Share on other sites

Yeah, except I get the same exact replies from the Taiwan ISPs when I submit my JackPot fake SMTP / teergrube / honeypot URL for the logs to them, and I keep getting spam from the same IP addresses they say they've shut down.

They SHOULD take my LARTs seriously, considering that I'm giving them the IP addresses of the spammers themselves, and not some email headers that might or might not be forged, and due to the fact that I'm reporting hundreds of thousands of spam attempts, not just one spam, but it doesn't seem to matter.

I'm now dumping on the order of 600,000 spams per day coming from mainland China, Taiwan, and Hong Kong.

I think all of the Taiwan IP addresses should be blocked for a time, that'd make the ISPs there wake up and get a clue.

Share this post


Link to post
Share on other sites
I get very frustrated when I see news items about the Chinese governemnt cracking down on spam by blocking mail from this spam source or that spam source but apparently ignoring the fact that many if not most of the web sites advertised are hosted in their own country and that, by permitting this, they are making life very cozy for the spammers.

Has anyone else noticed that AOL Time Warner is pursuing business partnerships with the very same spam-havens hosting the spammers they are suing?

That's like the cops going into a crack house and arresting the drug addicts, while they give the operators of the crack house a big loan to expand their business.

I refer in particular to America OnLine's dealings with China Telecom and Netcom.

And the last time I checked, Yahoo! was already partnered with Verio, another major spam-mill-- yet Yahoo! is also suing verio-hosted spammers.

AOL confirmed looking into this Faustian bargain as far back at least as March 2003

http://www.manilatimes.net/national/2003/m...30328bus17.html

http://www.etexpo.com/shownews.asp?ID=276

“We’re talking about business (with China Telecom and Netcom), but we didn’t talk about a partnership yet,” she said. The AOL spokesman confirmed that the venture was looking at possibly bringing in an additional partner.

As of March 2004, AOL appears to be courting the same strange bedfellows

http://www.chinesesource.com/get_detail.cfm?id=1040

http://www.newsgd.com/business/enterprise/200403010031.htm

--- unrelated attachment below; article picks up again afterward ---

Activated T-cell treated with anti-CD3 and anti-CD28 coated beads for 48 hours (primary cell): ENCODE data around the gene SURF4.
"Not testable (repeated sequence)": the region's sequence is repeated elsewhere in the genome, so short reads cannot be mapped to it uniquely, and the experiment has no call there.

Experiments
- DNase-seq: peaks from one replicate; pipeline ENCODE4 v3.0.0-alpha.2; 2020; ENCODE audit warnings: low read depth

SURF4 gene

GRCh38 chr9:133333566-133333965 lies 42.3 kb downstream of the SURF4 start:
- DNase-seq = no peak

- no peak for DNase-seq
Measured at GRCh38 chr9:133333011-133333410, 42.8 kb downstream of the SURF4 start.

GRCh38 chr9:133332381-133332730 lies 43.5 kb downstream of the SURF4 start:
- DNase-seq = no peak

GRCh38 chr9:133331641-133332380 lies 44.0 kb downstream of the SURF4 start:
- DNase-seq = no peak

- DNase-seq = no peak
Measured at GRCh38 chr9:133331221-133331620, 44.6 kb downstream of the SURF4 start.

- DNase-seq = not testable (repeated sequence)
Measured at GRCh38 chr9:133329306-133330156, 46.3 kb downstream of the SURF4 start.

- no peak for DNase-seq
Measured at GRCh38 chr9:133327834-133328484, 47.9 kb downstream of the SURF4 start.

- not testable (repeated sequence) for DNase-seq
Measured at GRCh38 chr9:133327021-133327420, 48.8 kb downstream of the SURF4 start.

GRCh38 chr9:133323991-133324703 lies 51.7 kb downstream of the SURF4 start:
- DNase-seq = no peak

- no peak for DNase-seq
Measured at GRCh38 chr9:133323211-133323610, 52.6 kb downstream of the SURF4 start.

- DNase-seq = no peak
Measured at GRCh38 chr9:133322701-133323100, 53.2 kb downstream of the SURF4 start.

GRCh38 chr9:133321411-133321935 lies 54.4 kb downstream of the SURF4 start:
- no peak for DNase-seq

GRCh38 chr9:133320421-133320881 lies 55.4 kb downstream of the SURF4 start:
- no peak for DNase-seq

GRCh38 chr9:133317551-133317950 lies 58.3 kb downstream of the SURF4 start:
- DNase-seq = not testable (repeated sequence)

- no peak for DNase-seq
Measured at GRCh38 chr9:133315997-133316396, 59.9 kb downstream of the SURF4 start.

"Likely candidates could include China's mobile phone giants of China Mobile (Hong Kong) Ltd and China Unicom Ltd; and its top two fixed line carriers, China Telecom and China Netcom, which have both spent millions of dollars over the last two years to build out their high-speed Internet networks. "

And then there's the fact that one of AOL's board members is on something like The U.S. China Board of Trade. I forget her name, but the information is somewhere on my other computer. She was also something like "trade ambassador" to China.

And I bet if we dug around a little, we would find that AOL already has relationships with some of the other foreign spam mills, particularly in Italy and Korea.

Does anyone want to resarch and publish on this with me?

Specifically, which of the spammers AOL is suing are hosted on the spam havens that AOL has (or is pursuing) partnerships with.

These lawsuits against spammers by AOL are just window-dressing. They're blowing smoke to hide the fact that they are not only doing squat to stop spam, they are also actively pursuing alliances with the source.

If AOL really wanted to stop spam, they would not only stop pursuing business with spam mills, but block all traffic from them. AOL knows China Telecom and Netcom are the ones sending most of the spam to AOL accounts. They know what to do about it, but they won't.

I say, let's call them to task for it.

Share this post


Link to post
Share on other sites

IanDavid, didn't you already post this same diatribe somewhere elase, say a week or so ago? I'll go do a search later, but .... it sure reads the same to me as something read a while ago ....

Share this post


Link to post
Share on other sites
IanDavid, didn't you already post this same diatribe somewhere elase, say a week or so ago?  I'll go do a search later, but ....  it sure reads the same to me as something read a while ago ....

Yes, I did post it a while back, but it was in an old thread that nobody seemed to be reading any more (and it didn't get any feedback) so I was hoping it would be OK to re-post in a more active thread.

I hope that wasn't a terrible breach of netiquite?

Share this post


Link to post
Share on other sites

IMHO, that's ok to do. However, it might have been better to start a new topic, however, with an explanation that you were interested in feedback so you were re-posting because it might have attracted more eyes. If you don't get feedback, then I think it would be safe to assume people aren't interested.

None of the major backbones, IMHO, are particularly interested in reducing spam and have no problems with consorting with anyone who intends to spend money. From the consumer standpoint, it would be better to push on their customers to lobby for changes. There are not even enough ISP's who are willing to take the 'high road' of principle, but prefer to whitelist the big guys.

Do you know about the 'tipping point' theory? If someone could get enough end users to create a 'tipping point' ISP's would no longer whitelist. Then it would be a matter of creating a tipping point for ISP's who would, then, pressure the backbones to *do* something.

Miss Betsy

Share this post


Link to post
Share on other sites

Do you know about the 'tipping point' theory?  If someone could get enough end users to create a 'tipping point' ISP's would no longer whitelist.  Then it would be a matter of creating a tipping point for ISP's who would, then, pressure the backbones to *do* something.